While a fantastic idea, this debate was a monumental failure in that it turned out to be not a debate of Science refuting God, but rather of Science refuting Christianity. Both opposition members are professed Christians, and both were there to defend the Christian ideal, while both proponents were given the task of attacking a set of 3,000 year old traditions and dogma which has become increasingly simple thanks to our advanced knowledge of life and the Universe. Agnostic theists like me are simply not moved by the arguments of Krauss & Shermer. Although I agree with them on most points, and I admit that Krauss is pretty funny, his arguments still end far from explaining the creation of the Universe or the creation of the first life. At present, Science has no answer for these two questions, and it is completely rational for me to think that there is or can be a transcendent being/reality, such as the absolute, which is beyond the realm of human comprehension. Until molecular biologists can create life in a lab, or new, more advanced telescopes can witness the instant of the beginning of the Universe, I will have to accept that there is something else, beyond our understanding, which has a stake in all of this…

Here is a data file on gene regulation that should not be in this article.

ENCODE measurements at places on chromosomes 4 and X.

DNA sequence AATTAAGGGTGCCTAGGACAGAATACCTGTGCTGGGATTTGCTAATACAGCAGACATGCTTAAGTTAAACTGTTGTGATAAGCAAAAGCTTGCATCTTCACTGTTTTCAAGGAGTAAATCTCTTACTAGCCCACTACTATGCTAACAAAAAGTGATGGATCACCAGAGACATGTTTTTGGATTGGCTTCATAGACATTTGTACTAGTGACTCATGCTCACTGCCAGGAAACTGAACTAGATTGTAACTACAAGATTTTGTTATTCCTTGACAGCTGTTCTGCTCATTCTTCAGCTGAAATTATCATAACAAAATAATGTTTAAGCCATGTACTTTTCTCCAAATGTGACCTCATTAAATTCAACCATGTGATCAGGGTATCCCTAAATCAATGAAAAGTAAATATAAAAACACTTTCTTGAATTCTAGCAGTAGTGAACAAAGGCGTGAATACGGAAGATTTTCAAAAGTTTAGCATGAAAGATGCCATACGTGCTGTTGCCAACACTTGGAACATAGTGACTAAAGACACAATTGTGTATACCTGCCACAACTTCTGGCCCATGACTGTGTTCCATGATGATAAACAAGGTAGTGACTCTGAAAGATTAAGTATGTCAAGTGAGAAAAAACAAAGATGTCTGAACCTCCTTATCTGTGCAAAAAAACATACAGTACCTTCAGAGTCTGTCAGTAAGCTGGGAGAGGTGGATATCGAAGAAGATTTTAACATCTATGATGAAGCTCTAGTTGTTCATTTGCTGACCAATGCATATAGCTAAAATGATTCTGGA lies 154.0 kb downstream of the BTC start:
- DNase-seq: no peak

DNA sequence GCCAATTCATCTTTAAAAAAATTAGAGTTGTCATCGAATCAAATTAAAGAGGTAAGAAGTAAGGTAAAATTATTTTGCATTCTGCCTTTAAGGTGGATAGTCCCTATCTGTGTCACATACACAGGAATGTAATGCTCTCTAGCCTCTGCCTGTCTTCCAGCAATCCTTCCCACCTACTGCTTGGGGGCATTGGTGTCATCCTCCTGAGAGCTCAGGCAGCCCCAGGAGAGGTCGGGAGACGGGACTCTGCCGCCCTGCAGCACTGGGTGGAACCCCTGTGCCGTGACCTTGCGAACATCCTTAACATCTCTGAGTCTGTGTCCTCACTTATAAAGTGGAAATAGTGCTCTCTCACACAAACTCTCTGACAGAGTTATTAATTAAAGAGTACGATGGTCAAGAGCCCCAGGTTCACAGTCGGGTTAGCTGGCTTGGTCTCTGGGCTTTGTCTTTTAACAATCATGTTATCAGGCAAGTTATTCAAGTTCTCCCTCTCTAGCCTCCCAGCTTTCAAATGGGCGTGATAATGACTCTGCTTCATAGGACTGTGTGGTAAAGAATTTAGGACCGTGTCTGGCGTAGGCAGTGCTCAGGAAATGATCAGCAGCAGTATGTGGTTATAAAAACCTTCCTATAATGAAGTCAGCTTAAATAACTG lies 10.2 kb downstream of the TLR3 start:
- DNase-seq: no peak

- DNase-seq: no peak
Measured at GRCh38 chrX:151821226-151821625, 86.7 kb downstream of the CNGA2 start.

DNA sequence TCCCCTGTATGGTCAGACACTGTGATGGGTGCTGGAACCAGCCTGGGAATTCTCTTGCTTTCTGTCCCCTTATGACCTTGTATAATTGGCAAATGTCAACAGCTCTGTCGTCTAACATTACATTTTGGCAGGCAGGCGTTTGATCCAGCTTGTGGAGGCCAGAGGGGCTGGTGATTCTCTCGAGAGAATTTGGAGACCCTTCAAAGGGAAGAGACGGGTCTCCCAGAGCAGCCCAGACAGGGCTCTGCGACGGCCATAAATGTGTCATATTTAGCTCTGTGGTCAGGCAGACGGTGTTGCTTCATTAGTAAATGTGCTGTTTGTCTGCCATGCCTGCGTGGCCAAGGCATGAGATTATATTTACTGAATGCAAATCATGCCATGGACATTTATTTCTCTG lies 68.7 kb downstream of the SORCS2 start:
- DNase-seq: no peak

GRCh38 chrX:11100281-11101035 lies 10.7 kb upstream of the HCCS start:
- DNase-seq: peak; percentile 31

Science has refuted the catholic church but has proven there is a God over and over. In Gen 1 Moses, not at all a scientist, describes how the universe evolved under the direction of an eternal being. Read it, everything fits. First the universe...stars....earth...plant life...animals...then humans. If you are stuck because it refers to it being one "day" at a time...tell me how you refer to time next time you create life.
Easiest thing in the world to prove that there is God. God is the Absolute Supreme Controller. In this manifest creation that we are experiencing, Time is the Supreme Controller of all animate and inanimate entities. Absolutely nothing is independent of the influence of time. Absolutely everything is subject to Time. Time is God. Q.E.D.
You should have had Stephen Barr Against. Dinesh D'Souza? Really?